California has always been notorious for their high cost of living combined with high income taxes. These tax rates are as high as 13.3% for high earners with income over $1,000,000. And to make matters worse, in 2012 California took the precedence of retroactively raising rates at the beginning of 2012 for a law that passed on November 6, 2012. Running numbers, an average household earning $100,000 in California, would pay close to $7,000 in taxes to the State.
The good news is that it is easy to just hop over the border, move to Nevada, and save the $7,000. This is especially true for a retiree with no job holding them down. Your $100,000 income would also go a lot further in Nevada than California!
So how would you go about moving to Nevada to not have to pay California’s onerous tax? This is easy if you own no property in California and retire in Nevada. You just sell your house and move your life to the Silver State. However, you might want to keep your home in California, which makes things more complicated as the Golden State does not want to forego any of their tax revenue (but remember, any income sourced in California will always be subject to their tax).
So what to do? First, spend less than nine months in California every year as California presumes you’re a resident of their State if you spend more than nine months there. Second, if you own a home outside of California and your presence in California is less than 6 months you are not considered a resident if you can prove that your activity is just as a guest. Further, there are additional factors that California considers in the instance that you are audited. These primary factors include:
Secondary factors, which are easy to conform to, include having a CPA and attorney in Nevada, registering your vehicles in Nevada, getting a Nevada driver’s license, and where you spend your money as California could request to look at your credit card statements.
Moving to Nevada can be a huge leap, but one that keeps more money in the bank to protect your wealth or have a more meaningful life as a retiree.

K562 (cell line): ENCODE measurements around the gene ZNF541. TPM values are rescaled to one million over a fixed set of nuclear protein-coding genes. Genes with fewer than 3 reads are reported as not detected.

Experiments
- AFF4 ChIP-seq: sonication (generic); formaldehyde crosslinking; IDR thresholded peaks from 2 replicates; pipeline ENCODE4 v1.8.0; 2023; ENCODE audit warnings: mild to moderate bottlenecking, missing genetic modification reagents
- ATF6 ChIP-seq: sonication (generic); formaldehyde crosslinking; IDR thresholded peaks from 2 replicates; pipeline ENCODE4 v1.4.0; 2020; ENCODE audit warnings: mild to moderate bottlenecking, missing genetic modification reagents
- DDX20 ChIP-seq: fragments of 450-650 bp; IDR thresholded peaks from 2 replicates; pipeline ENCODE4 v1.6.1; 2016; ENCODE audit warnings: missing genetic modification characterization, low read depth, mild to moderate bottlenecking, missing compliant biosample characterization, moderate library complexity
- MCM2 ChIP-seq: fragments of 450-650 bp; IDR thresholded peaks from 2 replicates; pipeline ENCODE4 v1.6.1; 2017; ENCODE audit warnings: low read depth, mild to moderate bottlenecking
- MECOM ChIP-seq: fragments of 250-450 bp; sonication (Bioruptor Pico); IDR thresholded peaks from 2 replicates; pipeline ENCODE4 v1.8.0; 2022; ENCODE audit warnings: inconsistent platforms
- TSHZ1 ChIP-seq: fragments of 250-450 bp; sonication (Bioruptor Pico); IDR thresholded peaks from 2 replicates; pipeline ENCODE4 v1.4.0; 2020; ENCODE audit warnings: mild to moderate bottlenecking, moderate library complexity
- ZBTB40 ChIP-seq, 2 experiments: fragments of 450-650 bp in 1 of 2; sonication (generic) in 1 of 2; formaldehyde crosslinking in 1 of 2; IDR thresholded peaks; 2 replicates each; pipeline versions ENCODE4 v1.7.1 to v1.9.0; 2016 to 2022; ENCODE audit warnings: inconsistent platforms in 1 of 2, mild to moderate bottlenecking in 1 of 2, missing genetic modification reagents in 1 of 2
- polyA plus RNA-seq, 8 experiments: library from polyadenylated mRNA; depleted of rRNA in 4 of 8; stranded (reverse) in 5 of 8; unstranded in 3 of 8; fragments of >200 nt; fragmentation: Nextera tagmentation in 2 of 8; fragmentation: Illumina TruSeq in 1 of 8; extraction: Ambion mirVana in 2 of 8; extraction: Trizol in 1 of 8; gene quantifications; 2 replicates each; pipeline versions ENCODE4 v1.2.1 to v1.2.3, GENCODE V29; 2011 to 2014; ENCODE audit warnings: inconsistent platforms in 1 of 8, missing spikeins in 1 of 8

According to a recent survey performed by Bankrate.com, a third of people (roughly 36%) in the U.S. have nothing saved for retirement. Of the 1,003 adults surveyed, 69% of those with no retirement savings were between the ages of 18 to 29. That’s not entirely shocking given the fact that not only are most adults at that age not even concerned with retirement, but generally things like moving out on your own, higher education expenses, etc. take precedence. However, 33% of those surveyed between the ages of 30 to 49 had no retirement savings and 14% of those age 65 and older had no retirement savings. Most of those surveyed acknowledged that they were not on track in saving for retirement. One can only assume that these individuals are relying in part or in whole on social security.
Given the fact that most reports have predicted the Social Security Trust Fund will run out of money in 2033 and benefits from that point forward would need to be reduced, these statistics are troubling. Those surveyed between the ages of 30 to 49 won’t have even reached retirement age before the Fund runs dry, and the life expectancy of the average American continues to increase.
The Social Security Administration actually has some fairly decent calculators, one of which is the life expectancy calculator. Also, almost all banks and investment companies have free calculators online that can give someone at least a rough of idea of what you would need saved along with Social Security benefits in order to retire. Remember, it’s never too late to start saving!